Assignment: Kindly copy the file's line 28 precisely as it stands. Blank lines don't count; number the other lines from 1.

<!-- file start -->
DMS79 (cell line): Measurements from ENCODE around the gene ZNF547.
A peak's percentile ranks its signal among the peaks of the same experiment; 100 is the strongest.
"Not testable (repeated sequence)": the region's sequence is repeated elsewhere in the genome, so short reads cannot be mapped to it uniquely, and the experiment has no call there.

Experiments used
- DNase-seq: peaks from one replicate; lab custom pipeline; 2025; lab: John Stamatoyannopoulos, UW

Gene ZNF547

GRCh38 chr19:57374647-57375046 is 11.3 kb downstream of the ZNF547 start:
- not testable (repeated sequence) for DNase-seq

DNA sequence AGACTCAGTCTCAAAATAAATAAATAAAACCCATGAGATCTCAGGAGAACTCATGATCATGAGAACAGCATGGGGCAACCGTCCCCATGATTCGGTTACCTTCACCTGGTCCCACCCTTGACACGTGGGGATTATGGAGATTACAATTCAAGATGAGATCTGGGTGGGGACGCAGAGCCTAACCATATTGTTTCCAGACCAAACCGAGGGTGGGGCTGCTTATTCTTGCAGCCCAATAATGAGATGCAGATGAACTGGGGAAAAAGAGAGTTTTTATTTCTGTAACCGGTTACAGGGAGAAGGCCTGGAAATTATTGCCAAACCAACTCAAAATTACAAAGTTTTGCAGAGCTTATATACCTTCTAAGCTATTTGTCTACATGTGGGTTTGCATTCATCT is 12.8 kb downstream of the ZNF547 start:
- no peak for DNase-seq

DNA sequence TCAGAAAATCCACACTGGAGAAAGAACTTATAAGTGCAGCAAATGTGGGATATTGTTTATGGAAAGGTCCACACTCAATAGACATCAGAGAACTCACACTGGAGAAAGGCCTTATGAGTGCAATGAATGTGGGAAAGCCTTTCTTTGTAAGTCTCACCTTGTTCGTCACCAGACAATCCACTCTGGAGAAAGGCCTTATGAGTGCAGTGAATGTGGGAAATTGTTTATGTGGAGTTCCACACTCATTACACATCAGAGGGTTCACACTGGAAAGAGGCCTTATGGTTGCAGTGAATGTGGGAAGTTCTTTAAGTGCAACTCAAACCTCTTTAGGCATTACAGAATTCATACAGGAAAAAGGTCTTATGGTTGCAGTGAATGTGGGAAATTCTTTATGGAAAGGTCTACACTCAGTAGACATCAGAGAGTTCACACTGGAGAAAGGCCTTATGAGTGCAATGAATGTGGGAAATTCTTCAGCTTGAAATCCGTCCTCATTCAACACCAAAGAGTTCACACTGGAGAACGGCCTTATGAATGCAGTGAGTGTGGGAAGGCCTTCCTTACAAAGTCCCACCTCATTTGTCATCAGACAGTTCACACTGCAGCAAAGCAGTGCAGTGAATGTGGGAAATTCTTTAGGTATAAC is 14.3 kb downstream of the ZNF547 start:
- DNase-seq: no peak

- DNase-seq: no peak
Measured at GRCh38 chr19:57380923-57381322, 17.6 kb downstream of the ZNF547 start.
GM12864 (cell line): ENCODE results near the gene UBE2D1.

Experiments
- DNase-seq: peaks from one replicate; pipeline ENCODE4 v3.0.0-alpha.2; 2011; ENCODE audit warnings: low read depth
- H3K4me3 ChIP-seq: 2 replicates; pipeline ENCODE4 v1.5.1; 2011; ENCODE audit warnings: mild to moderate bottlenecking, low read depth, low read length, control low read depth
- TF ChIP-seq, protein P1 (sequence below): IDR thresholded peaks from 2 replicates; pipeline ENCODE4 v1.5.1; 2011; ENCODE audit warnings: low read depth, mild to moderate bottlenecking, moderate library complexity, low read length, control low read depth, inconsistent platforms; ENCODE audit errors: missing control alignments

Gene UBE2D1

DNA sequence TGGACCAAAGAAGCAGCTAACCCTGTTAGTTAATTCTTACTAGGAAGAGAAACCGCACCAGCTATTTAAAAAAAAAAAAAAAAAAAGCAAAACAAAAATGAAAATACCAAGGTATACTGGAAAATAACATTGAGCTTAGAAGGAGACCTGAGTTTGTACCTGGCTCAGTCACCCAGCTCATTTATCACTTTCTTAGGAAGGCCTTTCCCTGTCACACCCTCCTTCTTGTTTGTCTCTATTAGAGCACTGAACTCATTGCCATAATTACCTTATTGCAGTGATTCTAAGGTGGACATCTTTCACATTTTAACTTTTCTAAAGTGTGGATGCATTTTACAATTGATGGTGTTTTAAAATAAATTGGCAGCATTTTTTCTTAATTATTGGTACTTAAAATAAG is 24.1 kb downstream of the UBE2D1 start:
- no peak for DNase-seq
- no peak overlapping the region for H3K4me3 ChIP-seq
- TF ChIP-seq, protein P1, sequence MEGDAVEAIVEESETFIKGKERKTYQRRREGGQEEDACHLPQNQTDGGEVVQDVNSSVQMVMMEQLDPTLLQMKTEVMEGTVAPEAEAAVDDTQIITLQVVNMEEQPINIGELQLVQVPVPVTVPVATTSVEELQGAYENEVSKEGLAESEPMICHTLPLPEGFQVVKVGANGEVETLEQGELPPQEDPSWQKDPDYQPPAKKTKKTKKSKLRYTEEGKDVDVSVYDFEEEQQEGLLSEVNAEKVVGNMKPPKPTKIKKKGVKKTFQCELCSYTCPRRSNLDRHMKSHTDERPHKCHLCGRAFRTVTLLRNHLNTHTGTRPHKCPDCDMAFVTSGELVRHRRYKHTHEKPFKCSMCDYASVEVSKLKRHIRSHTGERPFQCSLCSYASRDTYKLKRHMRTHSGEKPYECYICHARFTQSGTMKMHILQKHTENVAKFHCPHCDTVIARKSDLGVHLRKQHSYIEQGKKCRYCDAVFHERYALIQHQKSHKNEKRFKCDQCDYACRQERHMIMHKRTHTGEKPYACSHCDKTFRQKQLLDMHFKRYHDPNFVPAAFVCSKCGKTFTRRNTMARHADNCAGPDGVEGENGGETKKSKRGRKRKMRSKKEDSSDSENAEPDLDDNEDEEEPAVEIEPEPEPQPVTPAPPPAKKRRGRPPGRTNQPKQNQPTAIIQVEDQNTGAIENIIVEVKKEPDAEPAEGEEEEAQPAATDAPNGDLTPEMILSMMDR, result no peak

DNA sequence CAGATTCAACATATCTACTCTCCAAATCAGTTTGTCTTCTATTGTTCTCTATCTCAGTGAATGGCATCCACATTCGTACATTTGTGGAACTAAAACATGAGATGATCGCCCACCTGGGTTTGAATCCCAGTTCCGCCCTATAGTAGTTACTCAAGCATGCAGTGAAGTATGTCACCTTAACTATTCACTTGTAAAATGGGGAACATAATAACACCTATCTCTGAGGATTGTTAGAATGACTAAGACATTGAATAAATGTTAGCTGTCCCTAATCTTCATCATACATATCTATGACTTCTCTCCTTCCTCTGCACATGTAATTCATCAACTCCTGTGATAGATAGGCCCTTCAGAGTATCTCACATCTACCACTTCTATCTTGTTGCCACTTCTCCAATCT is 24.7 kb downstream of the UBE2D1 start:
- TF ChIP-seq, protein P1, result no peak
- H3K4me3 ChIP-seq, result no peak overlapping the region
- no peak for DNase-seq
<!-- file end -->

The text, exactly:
- no peak for DNase-seq